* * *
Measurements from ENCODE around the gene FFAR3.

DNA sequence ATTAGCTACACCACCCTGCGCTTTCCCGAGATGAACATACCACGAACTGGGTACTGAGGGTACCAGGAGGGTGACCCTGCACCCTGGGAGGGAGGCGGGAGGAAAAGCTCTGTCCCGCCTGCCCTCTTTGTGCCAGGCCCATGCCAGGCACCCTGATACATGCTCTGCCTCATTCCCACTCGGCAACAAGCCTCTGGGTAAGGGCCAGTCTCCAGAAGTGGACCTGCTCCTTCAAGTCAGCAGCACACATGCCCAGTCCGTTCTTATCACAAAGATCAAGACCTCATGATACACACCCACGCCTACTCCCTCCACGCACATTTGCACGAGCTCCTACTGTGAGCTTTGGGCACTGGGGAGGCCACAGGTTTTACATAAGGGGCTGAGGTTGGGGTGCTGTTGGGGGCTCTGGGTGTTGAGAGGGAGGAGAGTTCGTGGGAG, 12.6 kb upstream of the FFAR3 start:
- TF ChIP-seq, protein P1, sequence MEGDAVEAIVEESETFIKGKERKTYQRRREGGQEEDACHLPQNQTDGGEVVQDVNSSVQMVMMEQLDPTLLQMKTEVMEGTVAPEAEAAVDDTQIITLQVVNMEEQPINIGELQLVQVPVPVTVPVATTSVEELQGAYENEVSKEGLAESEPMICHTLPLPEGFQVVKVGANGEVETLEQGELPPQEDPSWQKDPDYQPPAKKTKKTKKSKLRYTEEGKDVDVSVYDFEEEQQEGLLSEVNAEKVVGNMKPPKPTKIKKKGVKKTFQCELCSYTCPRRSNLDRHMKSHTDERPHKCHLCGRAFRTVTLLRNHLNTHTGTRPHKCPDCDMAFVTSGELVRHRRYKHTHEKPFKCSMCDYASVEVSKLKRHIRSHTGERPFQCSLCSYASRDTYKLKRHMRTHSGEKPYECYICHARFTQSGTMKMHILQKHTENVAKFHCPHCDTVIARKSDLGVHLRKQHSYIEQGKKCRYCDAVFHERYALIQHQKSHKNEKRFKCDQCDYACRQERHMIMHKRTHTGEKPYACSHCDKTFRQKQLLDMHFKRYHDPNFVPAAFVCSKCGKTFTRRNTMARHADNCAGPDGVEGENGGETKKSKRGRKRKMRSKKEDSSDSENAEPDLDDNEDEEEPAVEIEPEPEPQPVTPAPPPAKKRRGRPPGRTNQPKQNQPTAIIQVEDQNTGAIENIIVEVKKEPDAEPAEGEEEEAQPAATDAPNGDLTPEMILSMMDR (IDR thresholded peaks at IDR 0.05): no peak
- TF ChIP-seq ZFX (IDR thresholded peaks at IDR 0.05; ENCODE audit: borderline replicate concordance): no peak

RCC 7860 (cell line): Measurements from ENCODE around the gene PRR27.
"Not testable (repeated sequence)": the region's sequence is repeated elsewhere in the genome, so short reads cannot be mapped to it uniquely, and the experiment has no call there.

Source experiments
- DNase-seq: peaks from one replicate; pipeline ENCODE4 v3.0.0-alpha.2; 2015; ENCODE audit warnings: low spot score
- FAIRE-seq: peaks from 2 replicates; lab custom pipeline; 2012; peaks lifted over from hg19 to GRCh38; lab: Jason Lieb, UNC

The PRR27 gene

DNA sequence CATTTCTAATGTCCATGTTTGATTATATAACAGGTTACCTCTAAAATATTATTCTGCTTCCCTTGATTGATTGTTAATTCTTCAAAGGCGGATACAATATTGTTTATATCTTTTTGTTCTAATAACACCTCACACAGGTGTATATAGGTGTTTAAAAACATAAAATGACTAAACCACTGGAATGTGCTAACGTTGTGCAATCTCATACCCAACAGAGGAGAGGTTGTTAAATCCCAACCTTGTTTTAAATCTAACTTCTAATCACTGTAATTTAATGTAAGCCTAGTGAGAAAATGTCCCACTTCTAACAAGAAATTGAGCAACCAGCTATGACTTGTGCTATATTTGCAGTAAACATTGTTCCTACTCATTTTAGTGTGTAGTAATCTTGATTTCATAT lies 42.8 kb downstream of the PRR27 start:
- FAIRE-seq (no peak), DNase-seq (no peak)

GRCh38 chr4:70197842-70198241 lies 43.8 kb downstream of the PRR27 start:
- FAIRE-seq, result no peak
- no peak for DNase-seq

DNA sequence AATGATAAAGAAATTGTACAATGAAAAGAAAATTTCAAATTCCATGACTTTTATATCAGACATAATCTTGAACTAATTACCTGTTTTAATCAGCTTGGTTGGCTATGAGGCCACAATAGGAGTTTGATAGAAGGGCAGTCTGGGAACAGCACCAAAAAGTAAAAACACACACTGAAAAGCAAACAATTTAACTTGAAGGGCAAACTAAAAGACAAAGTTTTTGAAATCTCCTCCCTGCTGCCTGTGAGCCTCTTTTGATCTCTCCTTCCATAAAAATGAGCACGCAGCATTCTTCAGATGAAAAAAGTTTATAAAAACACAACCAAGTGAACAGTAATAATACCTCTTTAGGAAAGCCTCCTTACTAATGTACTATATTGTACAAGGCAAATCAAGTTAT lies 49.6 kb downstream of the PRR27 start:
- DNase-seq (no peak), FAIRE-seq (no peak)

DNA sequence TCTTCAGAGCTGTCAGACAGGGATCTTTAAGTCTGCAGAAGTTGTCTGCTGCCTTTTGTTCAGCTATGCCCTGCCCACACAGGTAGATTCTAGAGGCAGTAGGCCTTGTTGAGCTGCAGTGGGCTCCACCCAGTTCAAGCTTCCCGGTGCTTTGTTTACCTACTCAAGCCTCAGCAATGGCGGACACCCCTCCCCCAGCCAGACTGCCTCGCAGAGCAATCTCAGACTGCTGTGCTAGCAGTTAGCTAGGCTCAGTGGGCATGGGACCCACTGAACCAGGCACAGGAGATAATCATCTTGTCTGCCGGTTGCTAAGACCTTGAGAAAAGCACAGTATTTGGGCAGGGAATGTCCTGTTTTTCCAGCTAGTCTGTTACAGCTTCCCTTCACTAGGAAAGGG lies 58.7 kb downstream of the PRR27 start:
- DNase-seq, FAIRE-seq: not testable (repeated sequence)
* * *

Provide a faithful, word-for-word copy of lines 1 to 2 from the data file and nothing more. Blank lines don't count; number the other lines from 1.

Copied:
Measurements from ENCODE around the gene FFAR3.

DNA sequence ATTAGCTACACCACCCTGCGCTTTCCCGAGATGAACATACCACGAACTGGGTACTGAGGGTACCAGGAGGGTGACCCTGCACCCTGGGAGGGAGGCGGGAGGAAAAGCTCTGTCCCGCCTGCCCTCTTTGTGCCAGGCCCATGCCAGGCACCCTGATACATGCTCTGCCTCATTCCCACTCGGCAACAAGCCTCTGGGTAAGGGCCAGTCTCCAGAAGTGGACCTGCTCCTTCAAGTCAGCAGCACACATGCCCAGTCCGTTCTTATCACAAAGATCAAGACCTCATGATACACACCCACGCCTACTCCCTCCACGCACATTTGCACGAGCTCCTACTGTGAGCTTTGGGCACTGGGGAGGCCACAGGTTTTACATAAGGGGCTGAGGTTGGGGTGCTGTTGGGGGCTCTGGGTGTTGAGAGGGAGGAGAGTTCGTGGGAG, 12.6 kb upstream of the FFAR3 start: